Just about the time I decide I’m old and completely devoid of any flexibility whatsoever, I somehow manage to get my foot stuck in my mouth. Not to brag, but sometimes I can even get both feet in my mouth at the same time. For me, at least, it’s easy to inadvertently say (and sometimes do) things I regret. What can I say; I’m a work in progress! The only helpful thing I can say is, “I’m sorry,” and then impatiently wait to hear the magical words in return: It’s okay. I forgive you. As anxious as I am to hear those words after yet another foot-in-mouth episode, I can’t help but wonder… How quickly do I say them to others?
In Matthew 18:21-35, Jesus tells the story of a king who was settling accounts with his servants, one of whom couldn’t pay the amount owed. Rather than sell the servant and his family to raise the money—an option legally available to the king—he instead forgave the servant’s large debt and set him free.
Apparently the servant learned very little from the king’s mercy, though, because he tracked down someone owing him an extremely small amount (a pittance compared to what the servant himself had owed the king) and had him thrown in jail when he couldn’t pay up! Hearing what the servant had done, the king did exactly the same: He reinstated the servant’s debt and sent him to jail. Jesus closes the parable by saying, “So also my heavenly Father will do to every one of you, if you do not forgive your brother from your heart.” (Matt. 18:35)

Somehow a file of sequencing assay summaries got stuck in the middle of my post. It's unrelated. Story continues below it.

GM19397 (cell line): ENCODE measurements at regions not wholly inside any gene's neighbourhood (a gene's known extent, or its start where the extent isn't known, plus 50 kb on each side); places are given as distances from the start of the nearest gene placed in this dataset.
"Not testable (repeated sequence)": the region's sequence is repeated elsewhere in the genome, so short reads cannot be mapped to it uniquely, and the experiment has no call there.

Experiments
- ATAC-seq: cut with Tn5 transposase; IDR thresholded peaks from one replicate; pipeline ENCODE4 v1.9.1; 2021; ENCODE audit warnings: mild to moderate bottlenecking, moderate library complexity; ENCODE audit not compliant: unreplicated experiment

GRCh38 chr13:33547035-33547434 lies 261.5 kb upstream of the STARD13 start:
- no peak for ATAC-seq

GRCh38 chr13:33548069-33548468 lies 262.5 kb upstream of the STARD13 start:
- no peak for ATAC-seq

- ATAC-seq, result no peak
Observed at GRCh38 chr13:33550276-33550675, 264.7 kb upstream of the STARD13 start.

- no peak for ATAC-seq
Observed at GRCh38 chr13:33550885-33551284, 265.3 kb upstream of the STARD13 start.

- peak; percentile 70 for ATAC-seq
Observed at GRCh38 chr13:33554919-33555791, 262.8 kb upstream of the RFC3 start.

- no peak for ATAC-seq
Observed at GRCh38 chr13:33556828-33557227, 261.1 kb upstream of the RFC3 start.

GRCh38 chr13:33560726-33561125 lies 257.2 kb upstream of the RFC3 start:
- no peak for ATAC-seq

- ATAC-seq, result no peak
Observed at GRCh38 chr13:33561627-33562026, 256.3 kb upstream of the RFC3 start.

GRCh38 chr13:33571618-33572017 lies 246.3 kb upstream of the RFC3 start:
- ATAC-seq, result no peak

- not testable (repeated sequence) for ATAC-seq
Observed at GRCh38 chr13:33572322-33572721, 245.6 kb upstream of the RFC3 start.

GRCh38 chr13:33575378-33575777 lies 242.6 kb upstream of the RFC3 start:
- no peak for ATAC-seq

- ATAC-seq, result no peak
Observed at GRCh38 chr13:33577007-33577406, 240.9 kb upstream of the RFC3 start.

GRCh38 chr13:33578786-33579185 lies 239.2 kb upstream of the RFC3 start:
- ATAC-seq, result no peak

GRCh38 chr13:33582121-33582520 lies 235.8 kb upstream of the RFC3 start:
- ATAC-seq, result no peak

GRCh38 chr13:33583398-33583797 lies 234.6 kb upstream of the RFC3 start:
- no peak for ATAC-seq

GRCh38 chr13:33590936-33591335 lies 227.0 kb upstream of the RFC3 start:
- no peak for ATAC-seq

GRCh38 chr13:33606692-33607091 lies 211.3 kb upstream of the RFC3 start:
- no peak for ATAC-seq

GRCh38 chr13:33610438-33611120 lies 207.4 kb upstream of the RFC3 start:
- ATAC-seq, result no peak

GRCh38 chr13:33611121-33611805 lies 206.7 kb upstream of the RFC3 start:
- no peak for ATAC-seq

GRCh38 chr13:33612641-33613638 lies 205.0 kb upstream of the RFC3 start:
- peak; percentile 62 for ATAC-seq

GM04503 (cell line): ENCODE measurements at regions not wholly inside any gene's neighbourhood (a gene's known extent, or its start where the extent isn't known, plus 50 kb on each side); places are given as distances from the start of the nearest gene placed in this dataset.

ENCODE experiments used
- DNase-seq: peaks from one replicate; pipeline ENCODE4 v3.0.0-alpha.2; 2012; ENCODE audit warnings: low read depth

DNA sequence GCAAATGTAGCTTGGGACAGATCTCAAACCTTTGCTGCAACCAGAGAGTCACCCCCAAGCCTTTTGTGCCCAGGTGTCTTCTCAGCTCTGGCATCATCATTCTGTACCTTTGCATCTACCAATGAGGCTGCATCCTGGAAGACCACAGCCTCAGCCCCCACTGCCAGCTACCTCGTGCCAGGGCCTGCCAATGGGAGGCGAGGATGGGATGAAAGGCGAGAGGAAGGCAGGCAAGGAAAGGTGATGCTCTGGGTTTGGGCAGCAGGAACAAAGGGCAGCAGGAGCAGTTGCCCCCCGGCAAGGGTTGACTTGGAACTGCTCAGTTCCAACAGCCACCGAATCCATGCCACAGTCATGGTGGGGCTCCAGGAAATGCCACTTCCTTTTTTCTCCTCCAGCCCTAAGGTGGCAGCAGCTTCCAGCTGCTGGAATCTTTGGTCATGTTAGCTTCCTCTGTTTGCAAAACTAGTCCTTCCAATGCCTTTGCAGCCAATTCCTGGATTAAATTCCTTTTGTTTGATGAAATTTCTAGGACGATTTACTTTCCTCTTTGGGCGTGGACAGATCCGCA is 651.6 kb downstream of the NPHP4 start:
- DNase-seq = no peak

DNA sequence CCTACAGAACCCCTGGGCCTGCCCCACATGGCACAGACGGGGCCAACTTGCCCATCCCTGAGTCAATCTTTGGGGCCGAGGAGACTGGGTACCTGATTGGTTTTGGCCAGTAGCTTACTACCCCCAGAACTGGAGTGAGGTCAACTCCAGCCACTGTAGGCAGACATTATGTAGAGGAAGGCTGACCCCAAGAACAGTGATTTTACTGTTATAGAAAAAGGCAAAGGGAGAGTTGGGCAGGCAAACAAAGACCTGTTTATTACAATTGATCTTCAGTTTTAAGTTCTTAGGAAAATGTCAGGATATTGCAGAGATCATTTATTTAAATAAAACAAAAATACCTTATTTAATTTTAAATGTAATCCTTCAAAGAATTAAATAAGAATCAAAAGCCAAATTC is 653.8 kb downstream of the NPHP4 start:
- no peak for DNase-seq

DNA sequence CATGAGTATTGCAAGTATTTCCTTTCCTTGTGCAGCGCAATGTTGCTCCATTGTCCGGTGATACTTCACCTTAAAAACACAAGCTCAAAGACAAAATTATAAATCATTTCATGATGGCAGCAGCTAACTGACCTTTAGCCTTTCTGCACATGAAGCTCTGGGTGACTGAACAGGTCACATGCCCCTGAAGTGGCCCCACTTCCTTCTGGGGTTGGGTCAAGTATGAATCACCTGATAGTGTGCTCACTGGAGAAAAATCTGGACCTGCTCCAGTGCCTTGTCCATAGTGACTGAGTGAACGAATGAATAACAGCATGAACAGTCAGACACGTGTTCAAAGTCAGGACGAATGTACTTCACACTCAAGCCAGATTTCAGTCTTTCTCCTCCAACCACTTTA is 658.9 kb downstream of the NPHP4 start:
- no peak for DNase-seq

The servant did nothing to earn the forgiveness of the king. And the king had every right to be angry with the servant and to place the consequences squarely on his shoulders by selling him to settle the debt. But, he didn’t. The only thing the king expected was for the servant to show the same mercy and forgiveness to those who needed it from him.
We can do nothing to earn the forgiveness of God. If you don’t hear anything else, hear that! Let that good news sink in! God’s love and mercy have already been extended to us, setting us free from our debt of sin. All God asks… all he expects… is for us to do the same for those who need our forgiveness. Peter asked, Lord, how many times do you expect me to forgive my brother who sins against me? Seven times? Jesus said, seventy-seven times.
I think I need to get started.
Lord, forgiveness doesn’t come easy for me. Let me feel the love and mercy and greatness of your forgiveness, then give me the strength to share that same forgiveness from my own heart. Amen.